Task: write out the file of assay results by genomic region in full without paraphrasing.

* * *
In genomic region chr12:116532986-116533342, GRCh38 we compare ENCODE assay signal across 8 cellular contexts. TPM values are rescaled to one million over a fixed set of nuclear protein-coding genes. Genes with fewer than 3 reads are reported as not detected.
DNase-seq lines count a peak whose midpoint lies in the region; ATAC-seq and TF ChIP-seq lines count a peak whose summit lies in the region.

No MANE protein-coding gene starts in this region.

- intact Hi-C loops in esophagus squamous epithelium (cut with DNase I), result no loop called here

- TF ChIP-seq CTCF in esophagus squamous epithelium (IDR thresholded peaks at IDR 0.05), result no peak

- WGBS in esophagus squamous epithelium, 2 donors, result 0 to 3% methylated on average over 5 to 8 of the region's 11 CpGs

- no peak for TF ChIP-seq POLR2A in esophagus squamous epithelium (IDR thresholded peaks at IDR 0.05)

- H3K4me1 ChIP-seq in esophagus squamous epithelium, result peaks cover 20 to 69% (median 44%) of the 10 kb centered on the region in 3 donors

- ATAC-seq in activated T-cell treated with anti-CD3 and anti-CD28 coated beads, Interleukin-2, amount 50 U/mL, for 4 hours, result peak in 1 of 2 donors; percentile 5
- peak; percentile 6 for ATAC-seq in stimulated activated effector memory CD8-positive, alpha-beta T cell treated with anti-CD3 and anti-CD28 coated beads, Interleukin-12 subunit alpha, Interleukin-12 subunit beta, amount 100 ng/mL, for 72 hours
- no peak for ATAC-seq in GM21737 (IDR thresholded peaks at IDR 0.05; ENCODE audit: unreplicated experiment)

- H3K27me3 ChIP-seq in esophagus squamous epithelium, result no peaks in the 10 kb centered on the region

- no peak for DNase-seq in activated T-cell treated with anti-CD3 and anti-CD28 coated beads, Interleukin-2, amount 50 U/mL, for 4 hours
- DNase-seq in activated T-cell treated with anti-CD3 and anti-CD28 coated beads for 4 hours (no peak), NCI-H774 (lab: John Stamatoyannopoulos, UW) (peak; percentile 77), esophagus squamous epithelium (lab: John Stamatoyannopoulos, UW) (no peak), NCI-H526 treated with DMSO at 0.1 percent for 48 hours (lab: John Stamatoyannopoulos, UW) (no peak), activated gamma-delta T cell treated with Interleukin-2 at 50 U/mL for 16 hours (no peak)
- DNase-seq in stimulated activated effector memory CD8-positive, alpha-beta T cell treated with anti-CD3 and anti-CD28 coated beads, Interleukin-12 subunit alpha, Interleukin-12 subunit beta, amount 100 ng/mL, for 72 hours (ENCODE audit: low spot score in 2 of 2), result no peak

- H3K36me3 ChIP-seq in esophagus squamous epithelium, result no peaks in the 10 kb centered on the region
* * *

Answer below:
In genomic region chr12:116532986-116533342, GRCh38 we compare ENCODE assay signal across 8 cellular contexts. TPM values are rescaled to one million over a fixed set of nuclear protein-coding genes. Genes with fewer than 3 reads are reported as not detected.
DNase-seq lines count a peak whose midpoint lies in the region; ATAC-seq and TF ChIP-seq lines count a peak whose summit lies in the region.

No MANE protein-coding gene starts in this region.

- intact Hi-C loops in esophagus squamous epithelium (cut with DNase I), result no loop called here

- TF ChIP-seq CTCF in esophagus squamous epithelium (IDR thresholded peaks at IDR 0.05), result no peak

- WGBS in esophagus squamous epithelium, 2 donors, result 0 to 3% methylated on average over 5 to 8 of the region's 11 CpGs

- no peak for TF ChIP-seq POLR2A in esophagus squamous epithelium (IDR thresholded peaks at IDR 0.05)

- H3K4me1 ChIP-seq in esophagus squamous epithelium, result peaks cover 20 to 69% (median 44%) of the 10 kb centered on the region in 3 donors

- ATAC-seq in activated T-cell treated with anti-CD3 and anti-CD28 coated beads, Interleukin-2, amount 50 U/mL, for 4 hours, result peak in 1 of 2 donors; percentile 5
- peak; percentile 6 for ATAC-seq in stimulated activated effector memory CD8-positive, alpha-beta T cell treated with anti-CD3 and anti-CD28 coated beads, Interleukin-12 subunit alpha, Interleukin-12 subunit beta, amount 100 ng/mL, for 72 hours
- no peak for ATAC-seq in GM21737 (IDR thresholded peaks at IDR 0.05; ENCODE audit: unreplicated experiment)

- H3K27me3 ChIP-seq in esophagus squamous epithelium, result no peaks in the 10 kb centered on the region

- no peak for DNase-seq in activated T-cell treated with anti-CD3 and anti-CD28 coated beads, Interleukin-2, amount 50 U/mL, for 4 hours
- DNase-seq in activated T-cell treated with anti-CD3 and anti-CD28 coated beads for 4 hours (no peak), NCI-H774 (lab: John Stamatoyannopoulos, UW) (peak; percentile 77), esophagus squamous epithelium (lab: John Stamatoyannopoulos, UW) (no peak), NCI-H526 treated with DMSO at 0.1 percent for 48 hours (lab: John Stamatoyannopoulos, UW) (no peak), activated gamma-delta T cell treated with Interleukin-2 at 50 U/mL for 16 hours (no peak)
- DNase-seq in stimulated activated effector memory CD8-positive, alpha-beta T cell treated with anti-CD3 and anti-CD28 coated beads, Interleukin-12 subunit alpha, Interleukin-12 subunit beta, amount 100 ng/mL, for 72 hours (ENCODE audit: low spot score in 2 of 2), result no peak

- H3K36me3 ChIP-seq in esophagus squamous epithelium, result no peaks in the 10 kb centered on the region